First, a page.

Ken McCullough, formerly of Belfast, N. Ireland, described the complexities of the immunological effect of PCV2 infection. Following an infection with PCV2, there is a reduction of white blood cells (leucopoenia) seen in the pigs, which go on to develop PCVAD. The leucopoenia is primarily associated with depletion of the B lymphocytes, the cells that tell the immune system to produce antibodies and to a lesser extent the T lymphocytes, which stimulate the production of killer cells to kill virus-infected cells, thus disabling the normal immune response to infection. However, the cells with the high level of virus are the dendritic cells, which present antigens to the immune system and the macrophages, which also eat up dying cells and infectious agents. It is thought that the virus does not kill these cells and they continue to function but the virus impairs their recognition of 'danger signals' from other invading organisms and permits these infections to come in more easily and cause disease. This would explain some of the additional complications that are seen following enzootic pneumonia and PRRS virus infections and the extensive pneumonias that are caused.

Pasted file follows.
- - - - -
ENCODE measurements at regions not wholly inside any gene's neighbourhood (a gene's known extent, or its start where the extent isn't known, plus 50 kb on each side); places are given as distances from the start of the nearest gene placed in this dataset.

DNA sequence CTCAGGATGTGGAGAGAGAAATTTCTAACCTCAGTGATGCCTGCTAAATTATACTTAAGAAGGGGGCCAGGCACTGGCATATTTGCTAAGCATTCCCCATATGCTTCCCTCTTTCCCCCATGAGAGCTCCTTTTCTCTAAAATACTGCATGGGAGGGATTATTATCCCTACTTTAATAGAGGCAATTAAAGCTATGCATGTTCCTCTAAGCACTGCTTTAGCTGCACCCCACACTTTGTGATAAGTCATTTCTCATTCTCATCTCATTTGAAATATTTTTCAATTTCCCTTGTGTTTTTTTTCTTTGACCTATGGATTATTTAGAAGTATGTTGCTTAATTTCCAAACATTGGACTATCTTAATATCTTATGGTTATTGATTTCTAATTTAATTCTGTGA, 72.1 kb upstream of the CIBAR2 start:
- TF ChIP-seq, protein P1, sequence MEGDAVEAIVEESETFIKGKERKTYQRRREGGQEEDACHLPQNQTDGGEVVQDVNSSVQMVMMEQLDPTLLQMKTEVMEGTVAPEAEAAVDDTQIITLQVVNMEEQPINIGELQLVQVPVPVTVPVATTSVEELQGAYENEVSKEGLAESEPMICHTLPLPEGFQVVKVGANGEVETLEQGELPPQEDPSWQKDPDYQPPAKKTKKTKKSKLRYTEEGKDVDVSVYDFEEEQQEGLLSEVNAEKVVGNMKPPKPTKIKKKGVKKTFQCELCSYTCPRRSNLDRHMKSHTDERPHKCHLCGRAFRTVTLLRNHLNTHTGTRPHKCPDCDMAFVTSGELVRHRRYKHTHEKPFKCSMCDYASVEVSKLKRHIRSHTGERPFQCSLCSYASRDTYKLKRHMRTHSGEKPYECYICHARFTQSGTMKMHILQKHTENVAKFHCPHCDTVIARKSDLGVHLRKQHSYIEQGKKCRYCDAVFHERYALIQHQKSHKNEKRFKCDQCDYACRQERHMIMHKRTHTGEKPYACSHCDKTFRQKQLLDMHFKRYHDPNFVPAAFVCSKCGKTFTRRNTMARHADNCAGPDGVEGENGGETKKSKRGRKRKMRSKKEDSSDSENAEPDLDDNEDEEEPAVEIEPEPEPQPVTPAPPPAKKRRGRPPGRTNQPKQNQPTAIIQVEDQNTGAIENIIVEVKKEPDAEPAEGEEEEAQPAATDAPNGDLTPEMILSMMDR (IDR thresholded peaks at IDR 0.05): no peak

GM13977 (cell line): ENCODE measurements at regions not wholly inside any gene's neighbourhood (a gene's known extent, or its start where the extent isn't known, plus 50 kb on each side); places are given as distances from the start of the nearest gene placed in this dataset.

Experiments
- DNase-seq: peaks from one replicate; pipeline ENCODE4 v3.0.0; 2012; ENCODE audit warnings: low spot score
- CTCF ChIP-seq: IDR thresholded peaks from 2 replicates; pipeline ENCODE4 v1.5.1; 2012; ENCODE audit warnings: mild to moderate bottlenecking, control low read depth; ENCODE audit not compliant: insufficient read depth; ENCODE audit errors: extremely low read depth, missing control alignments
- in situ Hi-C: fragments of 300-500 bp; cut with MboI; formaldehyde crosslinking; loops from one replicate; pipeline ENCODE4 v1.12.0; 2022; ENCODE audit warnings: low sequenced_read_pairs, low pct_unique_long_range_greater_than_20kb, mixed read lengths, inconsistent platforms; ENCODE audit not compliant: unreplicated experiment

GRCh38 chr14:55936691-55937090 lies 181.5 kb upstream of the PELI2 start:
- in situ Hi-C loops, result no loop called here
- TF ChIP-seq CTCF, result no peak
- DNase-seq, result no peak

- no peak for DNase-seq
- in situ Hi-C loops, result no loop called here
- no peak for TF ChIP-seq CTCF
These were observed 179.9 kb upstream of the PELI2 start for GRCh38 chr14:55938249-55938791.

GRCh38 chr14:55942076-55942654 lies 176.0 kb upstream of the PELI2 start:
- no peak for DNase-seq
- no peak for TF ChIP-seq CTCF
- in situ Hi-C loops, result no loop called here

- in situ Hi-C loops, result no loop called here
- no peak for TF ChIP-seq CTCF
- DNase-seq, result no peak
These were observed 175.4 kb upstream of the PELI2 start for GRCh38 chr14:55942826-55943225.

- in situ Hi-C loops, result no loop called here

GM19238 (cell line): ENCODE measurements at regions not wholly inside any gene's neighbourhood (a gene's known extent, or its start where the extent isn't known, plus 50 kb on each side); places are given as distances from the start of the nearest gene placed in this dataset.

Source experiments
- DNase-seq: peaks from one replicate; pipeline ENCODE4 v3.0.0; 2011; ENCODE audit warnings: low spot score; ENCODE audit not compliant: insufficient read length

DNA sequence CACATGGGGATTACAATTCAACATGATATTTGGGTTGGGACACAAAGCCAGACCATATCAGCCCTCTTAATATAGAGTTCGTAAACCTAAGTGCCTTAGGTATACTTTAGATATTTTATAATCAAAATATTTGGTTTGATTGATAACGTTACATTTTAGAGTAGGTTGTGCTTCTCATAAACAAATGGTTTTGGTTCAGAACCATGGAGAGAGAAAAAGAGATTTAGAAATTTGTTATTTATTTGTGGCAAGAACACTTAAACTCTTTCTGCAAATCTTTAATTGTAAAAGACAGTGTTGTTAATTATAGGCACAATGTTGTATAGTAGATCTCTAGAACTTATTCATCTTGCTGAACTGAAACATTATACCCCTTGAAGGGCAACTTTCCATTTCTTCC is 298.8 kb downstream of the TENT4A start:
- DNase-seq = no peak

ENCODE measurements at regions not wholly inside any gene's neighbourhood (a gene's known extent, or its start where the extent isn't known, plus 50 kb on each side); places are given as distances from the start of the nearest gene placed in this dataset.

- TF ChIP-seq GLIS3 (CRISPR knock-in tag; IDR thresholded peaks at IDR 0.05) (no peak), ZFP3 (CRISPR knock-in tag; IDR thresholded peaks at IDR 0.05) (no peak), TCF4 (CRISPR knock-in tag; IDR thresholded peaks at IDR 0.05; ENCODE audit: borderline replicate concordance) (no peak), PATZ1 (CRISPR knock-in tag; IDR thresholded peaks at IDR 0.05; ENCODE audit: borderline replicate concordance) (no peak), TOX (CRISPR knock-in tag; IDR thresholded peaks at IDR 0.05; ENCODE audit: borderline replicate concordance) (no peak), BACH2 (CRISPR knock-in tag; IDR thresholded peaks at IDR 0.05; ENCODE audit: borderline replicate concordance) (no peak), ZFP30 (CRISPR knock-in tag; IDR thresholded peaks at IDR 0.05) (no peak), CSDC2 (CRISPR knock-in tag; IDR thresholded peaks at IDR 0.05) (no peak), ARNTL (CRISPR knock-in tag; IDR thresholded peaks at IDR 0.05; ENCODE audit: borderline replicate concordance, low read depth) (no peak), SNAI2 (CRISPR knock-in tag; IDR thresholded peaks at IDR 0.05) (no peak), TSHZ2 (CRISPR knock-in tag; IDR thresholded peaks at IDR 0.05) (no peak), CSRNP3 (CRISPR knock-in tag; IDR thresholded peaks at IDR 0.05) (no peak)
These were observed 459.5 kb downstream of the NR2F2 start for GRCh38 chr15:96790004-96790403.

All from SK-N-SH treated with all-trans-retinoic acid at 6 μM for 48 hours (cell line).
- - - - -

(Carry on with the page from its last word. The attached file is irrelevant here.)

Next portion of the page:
The majority of pigs will respond immunologically and control the PCV2 infection, but if the challenge is high and fast and there is an extra load of additional infections, which may stimulate the replication of the virus, then PCVAD is more likely to develop.

Clinical trials
The Americans and Canadians described a variety of trials with both the killed PCV2 sow vaccine and three various killed vaccines for piglets and their results are summarised in Table 1 and Graph 1.

Plourde and Machell described the response to the sow vaccine (Circovac® - Merial) in Canada in 77 farms, which had used the vaccine over a six-month period. They telephone interviewed 41 veterinarians and compared the farm's total mortality results before vaccination and afterwards. On average, the mortality was running at 12.6% (max 13.3 - min 11.8%) before vaccination and 5.2% (max 5.4 - min 5.0%) following vaccination giving a 7.4% drop in mortality.